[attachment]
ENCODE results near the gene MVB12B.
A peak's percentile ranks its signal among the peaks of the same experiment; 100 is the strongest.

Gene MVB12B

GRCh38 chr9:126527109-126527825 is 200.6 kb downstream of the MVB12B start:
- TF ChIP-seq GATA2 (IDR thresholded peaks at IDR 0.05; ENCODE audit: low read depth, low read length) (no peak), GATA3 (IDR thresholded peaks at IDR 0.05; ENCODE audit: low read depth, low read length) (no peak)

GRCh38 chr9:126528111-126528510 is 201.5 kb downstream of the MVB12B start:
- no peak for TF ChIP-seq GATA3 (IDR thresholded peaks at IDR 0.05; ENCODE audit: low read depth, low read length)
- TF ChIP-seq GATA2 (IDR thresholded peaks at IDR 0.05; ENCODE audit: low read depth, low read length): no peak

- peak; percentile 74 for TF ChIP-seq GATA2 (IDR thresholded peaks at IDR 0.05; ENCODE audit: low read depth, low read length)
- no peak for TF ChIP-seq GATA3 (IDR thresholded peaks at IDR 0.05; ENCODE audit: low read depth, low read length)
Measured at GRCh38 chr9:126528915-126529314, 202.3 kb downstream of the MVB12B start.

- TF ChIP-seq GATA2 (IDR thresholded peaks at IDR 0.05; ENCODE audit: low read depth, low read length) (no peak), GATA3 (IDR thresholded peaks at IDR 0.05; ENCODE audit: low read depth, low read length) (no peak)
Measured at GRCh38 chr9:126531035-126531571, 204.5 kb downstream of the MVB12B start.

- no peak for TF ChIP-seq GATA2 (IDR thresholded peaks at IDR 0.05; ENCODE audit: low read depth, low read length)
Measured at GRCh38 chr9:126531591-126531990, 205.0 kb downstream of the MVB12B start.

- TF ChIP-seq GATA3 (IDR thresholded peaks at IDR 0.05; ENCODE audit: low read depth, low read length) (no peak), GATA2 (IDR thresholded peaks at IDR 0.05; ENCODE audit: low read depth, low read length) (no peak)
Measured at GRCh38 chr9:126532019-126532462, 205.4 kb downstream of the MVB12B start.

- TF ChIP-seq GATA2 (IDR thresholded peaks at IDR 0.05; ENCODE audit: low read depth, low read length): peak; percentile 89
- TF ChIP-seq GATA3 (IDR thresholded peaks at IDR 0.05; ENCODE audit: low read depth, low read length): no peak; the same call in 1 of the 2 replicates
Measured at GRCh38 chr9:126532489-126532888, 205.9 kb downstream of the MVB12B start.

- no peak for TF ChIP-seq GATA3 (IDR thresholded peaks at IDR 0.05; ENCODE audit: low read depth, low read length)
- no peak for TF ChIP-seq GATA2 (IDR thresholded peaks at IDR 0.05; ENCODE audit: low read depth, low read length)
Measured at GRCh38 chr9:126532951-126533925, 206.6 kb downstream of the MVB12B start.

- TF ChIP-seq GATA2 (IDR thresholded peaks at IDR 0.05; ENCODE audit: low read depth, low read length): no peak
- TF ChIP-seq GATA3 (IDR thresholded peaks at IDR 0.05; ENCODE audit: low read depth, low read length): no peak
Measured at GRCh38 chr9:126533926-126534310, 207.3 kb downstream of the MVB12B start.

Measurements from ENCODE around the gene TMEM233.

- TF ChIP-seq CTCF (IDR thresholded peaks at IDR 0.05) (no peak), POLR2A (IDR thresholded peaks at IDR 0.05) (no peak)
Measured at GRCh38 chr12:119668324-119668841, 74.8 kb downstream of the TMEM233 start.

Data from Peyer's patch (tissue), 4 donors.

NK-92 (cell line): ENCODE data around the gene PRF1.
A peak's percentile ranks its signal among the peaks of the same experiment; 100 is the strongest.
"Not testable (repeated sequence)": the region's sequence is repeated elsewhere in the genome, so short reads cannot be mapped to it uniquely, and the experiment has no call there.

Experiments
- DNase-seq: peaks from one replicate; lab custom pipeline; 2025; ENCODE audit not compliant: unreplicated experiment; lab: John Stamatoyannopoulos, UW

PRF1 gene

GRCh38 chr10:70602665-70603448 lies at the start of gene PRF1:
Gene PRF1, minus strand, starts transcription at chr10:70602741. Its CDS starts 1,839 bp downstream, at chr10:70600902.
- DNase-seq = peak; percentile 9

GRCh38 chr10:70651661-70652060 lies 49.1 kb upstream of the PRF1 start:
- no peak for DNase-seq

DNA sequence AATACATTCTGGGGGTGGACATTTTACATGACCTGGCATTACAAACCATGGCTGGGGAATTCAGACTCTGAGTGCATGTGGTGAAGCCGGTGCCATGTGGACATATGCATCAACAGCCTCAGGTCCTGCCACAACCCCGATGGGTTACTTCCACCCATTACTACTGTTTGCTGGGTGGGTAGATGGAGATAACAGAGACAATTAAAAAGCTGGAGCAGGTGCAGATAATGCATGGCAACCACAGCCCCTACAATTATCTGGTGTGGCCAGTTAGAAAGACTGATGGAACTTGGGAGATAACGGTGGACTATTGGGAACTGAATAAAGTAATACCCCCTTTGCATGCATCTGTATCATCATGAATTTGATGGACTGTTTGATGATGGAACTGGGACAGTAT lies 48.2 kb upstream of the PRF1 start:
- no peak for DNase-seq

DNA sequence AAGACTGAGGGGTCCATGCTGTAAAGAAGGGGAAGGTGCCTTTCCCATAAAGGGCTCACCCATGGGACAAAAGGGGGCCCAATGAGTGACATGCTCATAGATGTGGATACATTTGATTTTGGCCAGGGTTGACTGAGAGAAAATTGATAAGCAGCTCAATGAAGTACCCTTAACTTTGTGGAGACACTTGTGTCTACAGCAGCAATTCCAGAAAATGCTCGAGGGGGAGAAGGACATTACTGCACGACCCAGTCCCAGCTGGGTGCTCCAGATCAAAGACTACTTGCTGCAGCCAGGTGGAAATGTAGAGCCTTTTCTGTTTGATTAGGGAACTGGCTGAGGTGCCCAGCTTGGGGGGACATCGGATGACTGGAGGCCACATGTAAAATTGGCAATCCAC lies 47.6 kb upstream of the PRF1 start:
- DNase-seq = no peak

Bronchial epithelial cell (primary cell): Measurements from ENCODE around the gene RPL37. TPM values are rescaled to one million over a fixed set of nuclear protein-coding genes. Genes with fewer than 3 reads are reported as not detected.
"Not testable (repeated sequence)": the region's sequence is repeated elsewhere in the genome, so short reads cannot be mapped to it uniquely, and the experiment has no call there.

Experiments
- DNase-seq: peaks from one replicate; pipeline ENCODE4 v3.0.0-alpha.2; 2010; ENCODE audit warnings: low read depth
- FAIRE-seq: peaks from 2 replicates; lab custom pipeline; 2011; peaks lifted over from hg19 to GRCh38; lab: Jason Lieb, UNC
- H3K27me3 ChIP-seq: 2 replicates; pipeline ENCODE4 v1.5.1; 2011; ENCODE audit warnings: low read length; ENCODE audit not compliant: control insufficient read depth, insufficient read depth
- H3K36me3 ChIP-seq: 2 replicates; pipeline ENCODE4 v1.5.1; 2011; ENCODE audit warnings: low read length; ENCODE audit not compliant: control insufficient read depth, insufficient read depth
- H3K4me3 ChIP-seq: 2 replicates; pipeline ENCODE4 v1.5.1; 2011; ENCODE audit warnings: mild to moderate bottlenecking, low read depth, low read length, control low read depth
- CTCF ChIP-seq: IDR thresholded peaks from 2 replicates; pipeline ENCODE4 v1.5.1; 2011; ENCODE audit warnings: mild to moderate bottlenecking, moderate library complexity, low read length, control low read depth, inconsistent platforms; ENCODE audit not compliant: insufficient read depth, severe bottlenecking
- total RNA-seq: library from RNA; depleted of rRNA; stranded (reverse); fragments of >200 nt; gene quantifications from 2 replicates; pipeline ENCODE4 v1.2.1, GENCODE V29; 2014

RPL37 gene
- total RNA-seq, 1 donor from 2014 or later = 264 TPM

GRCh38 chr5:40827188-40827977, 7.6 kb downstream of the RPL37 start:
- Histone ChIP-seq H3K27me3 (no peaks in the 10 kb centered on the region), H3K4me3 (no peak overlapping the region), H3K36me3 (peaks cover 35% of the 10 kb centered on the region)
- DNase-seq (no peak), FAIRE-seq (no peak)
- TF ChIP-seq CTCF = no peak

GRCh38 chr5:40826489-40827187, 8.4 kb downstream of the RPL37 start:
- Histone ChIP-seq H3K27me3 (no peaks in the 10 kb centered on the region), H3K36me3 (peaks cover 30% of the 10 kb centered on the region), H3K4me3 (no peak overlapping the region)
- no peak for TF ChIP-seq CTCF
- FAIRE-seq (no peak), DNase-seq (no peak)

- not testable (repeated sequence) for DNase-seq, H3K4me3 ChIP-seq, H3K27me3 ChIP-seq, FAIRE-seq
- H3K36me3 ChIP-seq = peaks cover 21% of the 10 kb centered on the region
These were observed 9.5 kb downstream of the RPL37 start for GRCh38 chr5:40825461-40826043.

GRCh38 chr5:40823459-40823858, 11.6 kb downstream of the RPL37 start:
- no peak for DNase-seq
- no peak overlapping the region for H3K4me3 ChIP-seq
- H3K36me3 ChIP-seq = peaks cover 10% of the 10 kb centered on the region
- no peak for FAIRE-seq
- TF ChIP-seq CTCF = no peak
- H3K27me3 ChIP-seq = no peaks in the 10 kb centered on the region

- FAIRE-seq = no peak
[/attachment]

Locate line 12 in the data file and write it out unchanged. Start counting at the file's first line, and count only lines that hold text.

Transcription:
- TF ChIP-seq GATA2 (IDR thresholded peaks at IDR 0.05; ENCODE audit: low read depth, low read length) (no peak), GATA3 (IDR thresholded peaks at IDR 0.05; ENCODE audit: low read depth, low read length) (no peak)